Name some icons of Canadian consumerism. Poutine? Maple syrup? A certain doughnut shop’s coffee? Ketchup potato chips? Of course, many would say beer. Such is the material basis of Canadian identity. Yet sometimes the Canadianness is superficial and fleeting. Maple syrup is not exclusive to Canada; that doughnut shop is owned by a Brazilian investment firm. And ask any scoffing beer snob, this one included, and you’ll learn that our three big brewers are not even Canadian anymore. How did we get here?
In Brewed in the North, the Carleton University historian Matthew J. Bellamy traces the growth and internationalization of what was arguably at one time the most Canadian of breweries, John Labatt Limited. From the birth of the company’s namesake, John Kinder Labatt, in Mountmellick, County Laois, Ireland, in 1803, through to the takeover by the Belgian juggernaut Interbrew, in 1995, Bellamy tracks the growth of what was once a small regional brewery in London, Ontario, run by immigrants whose interest was in creating a business that would support their families. He runs through the various business decisions of Labatt’s descendants, the exigencies of expanding sales opportunities, the challenge and potential of railway-based market growth, the threat of Prohibition, the opportunities of wartime austerity and post-war boom, the need for a truly national brewery and the hurdles to building one, competition, diversification, divestment, predatory investors, and the final big sellout. It is a remarkable ride.
In history, context is everything, and Bellamy is a master at providing it. Not content to say that Labatt was born in Ireland, moved to London, England, and then to London, Ontario, he draws from a range of sources to add texture to each environment. As a result, we gain an impression of what life may have been like in Mountmellick, in the British capital, and in the latter’s Ontario namesake. Bellamy provides a sense of how those environments shaped Labatt’s business and life decisions. There may be a certain overreach in such context (we cannot really know, for example, if Labatt’s life in England had “cemented in his mind” the importance of speedy and reliable transportation, or if he even paid any attention to the canal business in Mountmellick), but the detail does give us a story and analysis that is never dull or pedantic. And throughout, it remains informative and rooted in the main concepts of social and business history.
It is quite a history. John K. Labatt was an immigrant with an extended family to support and some acres of land. His is not necessarily a rags-to-riches tale, since he was not impoverished when setting up his wheat farm near St. Thomas, Upper Canada. But it is certainly a story of a man who had an eye to providing a quality product and could see business opportunities when they appeared.
Witnessing the growth of the brewing industry, especially in garrison towns like London after the 1837 Rebellion, Labatt joined other farmers in cultivating barley for this industry. Soon he joined forces with a local brewer, Samuel Eccles, to operate the London Brewery; he eventually bought out Eccles. Attentive to opportunities to expand his reach, Labatt was an early advocate of railways and even offered some financial backing to companies linking London with surrounding markets. By the time he died in 1866, he was the proprietor of a strong regional brewery. It was up to his descendants, first his son John Labatt II and then the children and grandchildren of his large family, to build a multinational corporation.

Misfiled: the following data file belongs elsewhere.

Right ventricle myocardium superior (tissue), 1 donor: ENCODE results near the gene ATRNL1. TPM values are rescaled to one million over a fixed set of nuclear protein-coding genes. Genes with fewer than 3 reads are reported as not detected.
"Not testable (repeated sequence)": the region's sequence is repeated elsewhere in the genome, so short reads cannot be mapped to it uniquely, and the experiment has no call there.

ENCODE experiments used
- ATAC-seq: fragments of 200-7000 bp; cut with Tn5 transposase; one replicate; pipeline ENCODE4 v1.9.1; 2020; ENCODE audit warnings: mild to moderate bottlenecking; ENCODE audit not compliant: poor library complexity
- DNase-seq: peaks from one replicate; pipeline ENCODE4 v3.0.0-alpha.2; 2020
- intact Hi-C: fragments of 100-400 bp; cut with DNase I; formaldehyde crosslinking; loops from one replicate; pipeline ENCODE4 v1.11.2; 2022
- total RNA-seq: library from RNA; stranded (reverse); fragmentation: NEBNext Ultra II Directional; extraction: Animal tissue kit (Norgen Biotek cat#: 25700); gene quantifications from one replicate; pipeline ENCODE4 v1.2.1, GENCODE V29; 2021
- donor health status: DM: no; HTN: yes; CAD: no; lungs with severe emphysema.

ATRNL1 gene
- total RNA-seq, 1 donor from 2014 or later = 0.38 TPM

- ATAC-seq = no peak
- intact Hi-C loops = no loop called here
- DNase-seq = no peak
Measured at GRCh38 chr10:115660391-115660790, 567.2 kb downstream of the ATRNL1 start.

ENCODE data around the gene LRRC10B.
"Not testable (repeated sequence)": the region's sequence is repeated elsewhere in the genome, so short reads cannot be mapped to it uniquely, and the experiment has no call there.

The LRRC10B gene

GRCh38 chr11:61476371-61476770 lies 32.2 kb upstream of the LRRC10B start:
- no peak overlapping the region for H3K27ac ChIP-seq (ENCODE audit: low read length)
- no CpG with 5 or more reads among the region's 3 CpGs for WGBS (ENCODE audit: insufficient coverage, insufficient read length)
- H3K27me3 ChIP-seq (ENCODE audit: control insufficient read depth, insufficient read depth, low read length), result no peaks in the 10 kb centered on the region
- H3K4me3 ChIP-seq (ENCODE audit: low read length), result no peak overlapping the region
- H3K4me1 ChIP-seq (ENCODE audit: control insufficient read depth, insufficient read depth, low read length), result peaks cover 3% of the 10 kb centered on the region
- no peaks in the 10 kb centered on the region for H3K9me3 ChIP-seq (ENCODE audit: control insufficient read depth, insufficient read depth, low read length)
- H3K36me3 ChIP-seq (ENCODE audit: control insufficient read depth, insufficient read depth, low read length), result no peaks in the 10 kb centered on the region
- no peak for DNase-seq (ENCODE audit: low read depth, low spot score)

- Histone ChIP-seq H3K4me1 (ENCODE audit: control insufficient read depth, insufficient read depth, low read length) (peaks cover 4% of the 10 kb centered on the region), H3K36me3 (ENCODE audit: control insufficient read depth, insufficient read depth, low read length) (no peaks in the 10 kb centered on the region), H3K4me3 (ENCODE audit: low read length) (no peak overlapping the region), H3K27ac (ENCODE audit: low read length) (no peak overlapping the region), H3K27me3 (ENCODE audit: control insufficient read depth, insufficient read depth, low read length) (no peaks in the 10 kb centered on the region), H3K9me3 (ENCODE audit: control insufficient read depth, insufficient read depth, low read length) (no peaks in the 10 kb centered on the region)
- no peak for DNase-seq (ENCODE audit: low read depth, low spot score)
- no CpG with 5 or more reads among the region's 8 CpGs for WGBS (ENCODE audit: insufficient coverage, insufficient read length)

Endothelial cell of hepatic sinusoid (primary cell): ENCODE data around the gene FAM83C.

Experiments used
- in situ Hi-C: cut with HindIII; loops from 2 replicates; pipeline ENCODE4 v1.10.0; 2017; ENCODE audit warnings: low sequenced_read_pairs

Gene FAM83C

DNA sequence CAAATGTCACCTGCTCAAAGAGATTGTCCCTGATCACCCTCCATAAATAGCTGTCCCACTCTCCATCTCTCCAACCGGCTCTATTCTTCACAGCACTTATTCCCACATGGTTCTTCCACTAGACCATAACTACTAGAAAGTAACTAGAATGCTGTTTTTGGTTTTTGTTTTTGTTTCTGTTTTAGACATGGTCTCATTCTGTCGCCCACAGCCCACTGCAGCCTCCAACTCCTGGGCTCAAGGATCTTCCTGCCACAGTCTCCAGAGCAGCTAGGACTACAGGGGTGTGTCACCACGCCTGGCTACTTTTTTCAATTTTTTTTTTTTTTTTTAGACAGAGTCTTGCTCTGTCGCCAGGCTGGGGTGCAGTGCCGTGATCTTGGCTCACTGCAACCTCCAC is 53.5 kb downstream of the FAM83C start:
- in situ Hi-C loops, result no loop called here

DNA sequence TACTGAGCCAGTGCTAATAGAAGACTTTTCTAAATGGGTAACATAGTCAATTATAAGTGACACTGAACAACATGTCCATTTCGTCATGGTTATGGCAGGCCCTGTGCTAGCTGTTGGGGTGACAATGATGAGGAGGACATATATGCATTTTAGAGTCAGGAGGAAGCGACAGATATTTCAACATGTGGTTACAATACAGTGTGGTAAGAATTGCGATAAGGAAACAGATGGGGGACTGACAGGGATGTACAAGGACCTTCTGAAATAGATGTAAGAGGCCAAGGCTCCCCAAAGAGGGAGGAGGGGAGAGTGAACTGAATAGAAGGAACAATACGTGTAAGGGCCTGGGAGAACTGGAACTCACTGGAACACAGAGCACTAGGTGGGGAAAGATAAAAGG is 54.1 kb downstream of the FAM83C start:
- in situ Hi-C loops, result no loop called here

As Labatt’s moved beyond London, it encountered competition from other large breweries, along with other challenges and opportunities. It is here that Bellamy’s book becomes as much a study of the Canadian brewing industry generally as it is a case study of Labatt’s itself.
John Labatt II demonstrated a certain playfulness with the law when faced with local prohibition. Under the Canada Temperance Act, individual counties could vote themselves dry. In the mid-1880s, numerous counties in Ontario chose this direction, and Labatt met sales restrictions mostly by surreptitious selling. He also turned toward bottles, which were easier to hide than barrels. In such tactics, he was not alone.
The stories of other established and more ambitious breweries intersected with Labatt’s as the company expanded. Eugene O’Keefe, in Toronto, and John Molson, in Montreal, dominated their markets. Even as John Labatt II had a tenuous presence across Ontario by the 1890s, he was looking beyond the country’s borders for new markets. That exploration included a failed attempt to break into the massive and lucrative Chicago beer market.
Brewing faced its biggest challenge during Prohibition. Notwithstanding the fact that many temperance advocates saw spirits as the major problem, beer and wine were also swept up in provincial prohibitions spurred, in most places, by the wartime emergency of 1914 to 1918. Attempts at diversification of production — making malt syrups, sorry attempts at low-alcohol “temperance beer,” and other barley-related products — failed to return the sort of profits that beer itself did. Numerous brewers shut down. Faced with a similar fate, Labatt’s family-run board of directors opted to follow the advice of a cagey general manager, Edmund Burke, to give him free rein and not ask any questions.
Burke, perhaps following the libertarian philosophy of his Enlightenment namesake, exploited connections in the United States and legislative loopholes in Canada in order to sell Labatt’s beer wherever possible. His efforts kept the company afloat. Toward the end of the 1930s and into the 1940s, however, professional management and accounting techniques came to the fore — along with the need to make the industry respectable, keep the temperance tide at bay, and market beer as an honest product. People like Burke were replaced by a new, university-educated management class.
Such changes meant that brewers, often competing to undercut one another, also had to work together when an existential threat appeared. This collaboration appeared subtly during the First World War and Prohibition, in the shape of the Moderation League. With unclear connections to the brewing industry, the league encouraged governments to water down Prohibition and replace it with laws that encouraged the consumption of less potent liquor, with alternatives such as — ahem — beer.